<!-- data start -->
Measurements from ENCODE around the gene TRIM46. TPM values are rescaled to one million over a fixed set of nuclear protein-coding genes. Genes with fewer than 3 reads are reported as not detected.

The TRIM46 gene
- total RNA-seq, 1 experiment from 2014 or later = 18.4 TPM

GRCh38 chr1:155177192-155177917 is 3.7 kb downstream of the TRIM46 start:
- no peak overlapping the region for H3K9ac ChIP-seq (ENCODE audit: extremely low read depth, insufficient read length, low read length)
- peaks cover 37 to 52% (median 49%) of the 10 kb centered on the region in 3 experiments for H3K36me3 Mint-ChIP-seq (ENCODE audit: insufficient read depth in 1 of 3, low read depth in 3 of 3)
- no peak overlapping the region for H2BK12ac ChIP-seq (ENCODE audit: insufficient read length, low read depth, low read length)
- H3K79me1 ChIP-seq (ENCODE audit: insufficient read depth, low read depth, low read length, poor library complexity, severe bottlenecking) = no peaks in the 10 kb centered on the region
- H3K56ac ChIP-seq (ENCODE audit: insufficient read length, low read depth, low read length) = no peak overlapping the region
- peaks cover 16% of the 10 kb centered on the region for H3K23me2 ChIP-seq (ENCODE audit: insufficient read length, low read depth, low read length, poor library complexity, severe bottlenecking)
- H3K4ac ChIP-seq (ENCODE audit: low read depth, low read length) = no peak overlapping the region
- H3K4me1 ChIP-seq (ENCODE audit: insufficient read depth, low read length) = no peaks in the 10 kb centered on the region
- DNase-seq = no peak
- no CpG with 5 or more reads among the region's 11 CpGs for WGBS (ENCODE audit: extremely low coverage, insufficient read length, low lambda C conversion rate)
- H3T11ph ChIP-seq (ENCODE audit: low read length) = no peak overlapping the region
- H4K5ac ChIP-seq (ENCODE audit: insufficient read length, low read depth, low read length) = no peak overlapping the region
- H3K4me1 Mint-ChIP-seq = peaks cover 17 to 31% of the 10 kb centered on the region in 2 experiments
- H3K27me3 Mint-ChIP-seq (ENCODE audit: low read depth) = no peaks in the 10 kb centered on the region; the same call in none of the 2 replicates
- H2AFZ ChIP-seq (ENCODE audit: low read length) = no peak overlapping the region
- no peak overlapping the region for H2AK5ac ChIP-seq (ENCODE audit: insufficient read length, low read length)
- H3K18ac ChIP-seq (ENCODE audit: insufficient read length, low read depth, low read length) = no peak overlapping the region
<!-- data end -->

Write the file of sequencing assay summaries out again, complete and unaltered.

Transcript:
Measurements from ENCODE around the gene TRIM46. TPM values are rescaled to one million over a fixed set of nuclear protein-coding genes. Genes with fewer than 3 reads are reported as not detected.

The TRIM46 gene
- total RNA-seq, 1 experiment from 2014 or later = 18.4 TPM

GRCh38 chr1:155177192-155177917 is 3.7 kb downstream of the TRIM46 start:
- no peak overlapping the region for H3K9ac ChIP-seq (ENCODE audit: extremely low read depth, insufficient read length, low read length)
- peaks cover 37 to 52% (median 49%) of the 10 kb centered on the region in 3 experiments for H3K36me3 Mint-ChIP-seq (ENCODE audit: insufficient read depth in 1 of 3, low read depth in 3 of 3)
- no peak overlapping the region for H2BK12ac ChIP-seq (ENCODE audit: insufficient read length, low read depth, low read length)
- H3K79me1 ChIP-seq (ENCODE audit: insufficient read depth, low read depth, low read length, poor library complexity, severe bottlenecking) = no peaks in the 10 kb centered on the region
- H3K56ac ChIP-seq (ENCODE audit: insufficient read length, low read depth, low read length) = no peak overlapping the region
- peaks cover 16% of the 10 kb centered on the region for H3K23me2 ChIP-seq (ENCODE audit: insufficient read length, low read depth, low read length, poor library complexity, severe bottlenecking)
- H3K4ac ChIP-seq (ENCODE audit: low read depth, low read length) = no peak overlapping the region
- H3K4me1 ChIP-seq (ENCODE audit: insufficient read depth, low read length) = no peaks in the 10 kb centered on the region
- DNase-seq = no peak
- no CpG with 5 or more reads among the region's 11 CpGs for WGBS (ENCODE audit: extremely low coverage, insufficient read length, low lambda C conversion rate)
- H3T11ph ChIP-seq (ENCODE audit: low read length) = no peak overlapping the region
- H4K5ac ChIP-seq (ENCODE audit: insufficient read length, low read depth, low read length) = no peak overlapping the region
- H3K4me1 Mint-ChIP-seq = peaks cover 17 to 31% of the 10 kb centered on the region in 2 experiments
- H3K27me3 Mint-ChIP-seq (ENCODE audit: low read depth) = no peaks in the 10 kb centered on the region; the same call in none of the 2 replicates
- H2AFZ ChIP-seq (ENCODE audit: low read length) = no peak overlapping the region
- no peak overlapping the region for H2AK5ac ChIP-seq (ENCODE audit: insufficient read length, low read length)
- H3K18ac ChIP-seq (ENCODE audit: insufficient read length, low read depth, low read length) = no peak overlapping the region